Years ago, the SEO community borrowed the now familiar White Hat/Black Hat terminology from the world of hackers.
Back then, there was much debate about the value of so-called Black Hat tactics.
Black Hat SEOs argued that their services, however unethical, were valuable to clients.
And, to be honest, they had the results to back up their claims.
But, Google has consistently cracked down on Black Hat dirty tricks through algorithm updates over the years.
It seems clear to me: the Black Hats have had their day.
But that doesn’t mean they’ve disappeared.
Far from it.
Even in 2020, SEOs are still divided into White Hats — who follow guidelines, do things the right way, and take time to deliver quality results — and Black Hats.
The Black Hats are in it for the quick buck, churning out low-quality content, and ignoring guidelines to get results fast.
Today, I want to discuss White Hat vs Black Hat SEO tactics.
And why in my view, the White Hat SEO route is the only way to go — particularly when it comes to guest posting.
Guest posting or guest blogging is simply writing content for publication on someone else’s site.
By publishing a guest post with high-quality content on websites within the same industry, SEOs boost their clients’ sites up the search engine results pages (SERPs).
But good SEOs are after more than that.
A skilled SEO will use guest posts to:
Guest posting truly is one of the most valuable tools in an SEO’s arsenal.
However, as fellow SEO Neil Patel said in a recent article about the power of guest posts, “Not all guest posts are created equal and they don’t all yield equal results. You have to go about it in the right way, and you have to choose your targets carefully.”
Unfortunately, over the past decade or so, Black Hat SEOs have given guest posting a bad name by using numerous tactics that are clearly against Google’s Webmaster Guidelines.
These tactics may provide clients with a quick boost in DA or DR, but they’re high-risk.
Sometimes, Black Hat guest posting can lead to Google penalizing sites in the SERPS.
Or in worst-case scenarios, sites can even be banned from Google entirely.
Although you can file a reconsideration request, if Google catches you using black hat methods, your site may end up as toast.
But what are Black Hat SEO tactics?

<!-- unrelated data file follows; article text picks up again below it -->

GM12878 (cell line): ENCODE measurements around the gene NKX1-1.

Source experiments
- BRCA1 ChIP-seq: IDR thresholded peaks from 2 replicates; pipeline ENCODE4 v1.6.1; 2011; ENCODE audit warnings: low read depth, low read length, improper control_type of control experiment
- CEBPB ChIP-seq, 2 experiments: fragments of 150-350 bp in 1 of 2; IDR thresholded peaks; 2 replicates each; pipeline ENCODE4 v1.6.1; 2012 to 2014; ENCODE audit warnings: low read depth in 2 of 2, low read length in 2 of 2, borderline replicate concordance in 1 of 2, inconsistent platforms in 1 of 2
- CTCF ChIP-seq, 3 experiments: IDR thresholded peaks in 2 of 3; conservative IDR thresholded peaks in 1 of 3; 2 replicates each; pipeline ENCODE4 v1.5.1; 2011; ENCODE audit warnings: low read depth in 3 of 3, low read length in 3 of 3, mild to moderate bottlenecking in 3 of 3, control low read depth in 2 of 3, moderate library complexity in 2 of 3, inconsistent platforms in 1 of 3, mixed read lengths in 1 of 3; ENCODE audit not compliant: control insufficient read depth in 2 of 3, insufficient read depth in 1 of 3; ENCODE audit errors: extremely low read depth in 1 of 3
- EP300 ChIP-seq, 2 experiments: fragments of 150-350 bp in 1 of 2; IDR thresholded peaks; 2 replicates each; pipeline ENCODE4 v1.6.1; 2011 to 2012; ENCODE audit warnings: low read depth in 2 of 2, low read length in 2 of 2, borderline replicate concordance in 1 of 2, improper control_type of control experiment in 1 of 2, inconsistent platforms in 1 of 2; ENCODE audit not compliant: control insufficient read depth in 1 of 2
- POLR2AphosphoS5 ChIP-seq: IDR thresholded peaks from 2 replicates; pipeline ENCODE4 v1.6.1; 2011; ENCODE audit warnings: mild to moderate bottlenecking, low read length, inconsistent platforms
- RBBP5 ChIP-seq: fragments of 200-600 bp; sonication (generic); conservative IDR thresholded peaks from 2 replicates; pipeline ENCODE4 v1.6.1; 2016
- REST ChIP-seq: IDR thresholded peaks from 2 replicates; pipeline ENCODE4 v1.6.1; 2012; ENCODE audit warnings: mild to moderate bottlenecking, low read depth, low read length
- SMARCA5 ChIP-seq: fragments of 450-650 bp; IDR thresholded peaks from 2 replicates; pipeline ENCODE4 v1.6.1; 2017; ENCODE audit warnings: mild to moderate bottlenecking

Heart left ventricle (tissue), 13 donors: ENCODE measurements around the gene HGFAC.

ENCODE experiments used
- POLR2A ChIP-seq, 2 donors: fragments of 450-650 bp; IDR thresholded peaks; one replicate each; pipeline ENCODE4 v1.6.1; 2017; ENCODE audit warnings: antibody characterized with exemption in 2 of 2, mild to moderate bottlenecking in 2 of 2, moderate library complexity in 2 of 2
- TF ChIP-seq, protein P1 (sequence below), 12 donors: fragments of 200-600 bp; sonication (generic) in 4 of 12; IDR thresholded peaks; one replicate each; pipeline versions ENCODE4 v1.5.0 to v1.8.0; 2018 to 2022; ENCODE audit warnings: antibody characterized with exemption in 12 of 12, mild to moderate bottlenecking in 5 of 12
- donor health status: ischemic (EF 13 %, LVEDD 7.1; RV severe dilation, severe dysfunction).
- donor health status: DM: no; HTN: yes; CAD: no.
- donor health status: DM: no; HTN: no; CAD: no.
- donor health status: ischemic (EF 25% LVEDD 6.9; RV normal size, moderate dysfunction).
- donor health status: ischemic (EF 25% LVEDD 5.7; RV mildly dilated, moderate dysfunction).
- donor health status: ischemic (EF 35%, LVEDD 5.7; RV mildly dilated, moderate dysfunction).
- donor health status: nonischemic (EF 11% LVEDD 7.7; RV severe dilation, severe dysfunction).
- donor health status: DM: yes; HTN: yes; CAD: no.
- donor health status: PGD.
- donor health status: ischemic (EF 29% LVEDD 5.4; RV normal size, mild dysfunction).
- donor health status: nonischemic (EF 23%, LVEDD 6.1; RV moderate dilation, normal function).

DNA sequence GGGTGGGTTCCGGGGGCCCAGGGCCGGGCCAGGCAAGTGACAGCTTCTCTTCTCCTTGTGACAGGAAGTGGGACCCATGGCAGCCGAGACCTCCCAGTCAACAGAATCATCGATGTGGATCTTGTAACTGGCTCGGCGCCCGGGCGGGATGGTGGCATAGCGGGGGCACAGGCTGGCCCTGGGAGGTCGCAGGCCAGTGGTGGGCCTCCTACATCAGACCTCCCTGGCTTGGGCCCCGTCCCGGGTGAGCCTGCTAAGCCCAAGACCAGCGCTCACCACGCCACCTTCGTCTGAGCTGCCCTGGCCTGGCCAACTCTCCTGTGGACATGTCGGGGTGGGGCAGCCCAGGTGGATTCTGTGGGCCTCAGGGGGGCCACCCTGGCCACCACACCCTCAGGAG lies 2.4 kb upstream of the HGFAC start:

One of the main tactics of a Blackhat SEO is producing mass volumes of low-quality content and pumping it out to dozens or even hundreds of sites at a time.
Instead of creating valuable articles, infographics, or videos for a human audience, Black Hat SEOs are only worried about quantity.
From duplicate content to irrelevant posts, black hats will use any guest posting tactic necessary to get their link published.
That brings us to the do-follow links. Black hat SEOs are only worried about one thing — placing a do-follow link.
There’s no concern for the readership of the site they post on, or the reputation of their clientele.
As long as that link juice is passed along, that’s all that matters.
Black Hat SEOs also rarely produce content of high enough quality to be published without payment.
Instead, Black Hat SEOs are just buying space on a page for a link.
That means they can’t build a network of trusted relationships by sharing valuable information for readers.
Another common tactic used by Black Hat SEOs is keyword stuffing.
The idea is simple, manipulate Google’s search algorithm by stuffing posts with often searched keywords.
For example, instead of writing, “We’re Jamie’s Plumbers. You can find our rates or learn more about our company’s history by clicking here.”
You might see a Black Hat SEO write: “We are a local plumbing company. You can find our rates for our plumbing company by clicking here. You can find our plumbing company history by clicking here. Call for more information about our plumbing company.”
Google has very clear rules set out in regards to link building schemes.
They preclude SEOs from doing the following and more:
These days, because of the strict regulations against link-building schemes, many Black Hat SEOs have started to face a crackdown from Google regulators.
Take the example of GotchSEO.
For years, Nathan Gotch was a big believer in link-building schemes.
Over time, he established a number of PBNs (Private Blog Networks) to help build the link profiles of his clients.
A PBN is created when one person owns numerous sites that are interconnected through a web of unnatural links.
Using PBNs, a Black Hat SEO can provide clients with boosted DR and DA without having to outreach for guest posts and produce high-quality content.
It was all working great for GotchSEO until one day, his main website and multiple sites were hit by Google.
Link-building schemes may be effective in the short-term, but long-term, they simply aren’t worth the risks.
What happened to GotchSEO is just one of myriad examples of Black Hat SEO tactics biting back and hurting clients.
Google’s crackdown on Black Hat SEOs over the past decade has been no joke.
In the early 2000s, Google’s search results were filled with spammy sites and low-quality content.
This was partly due to the proliferation of Black Hat SEO tactics.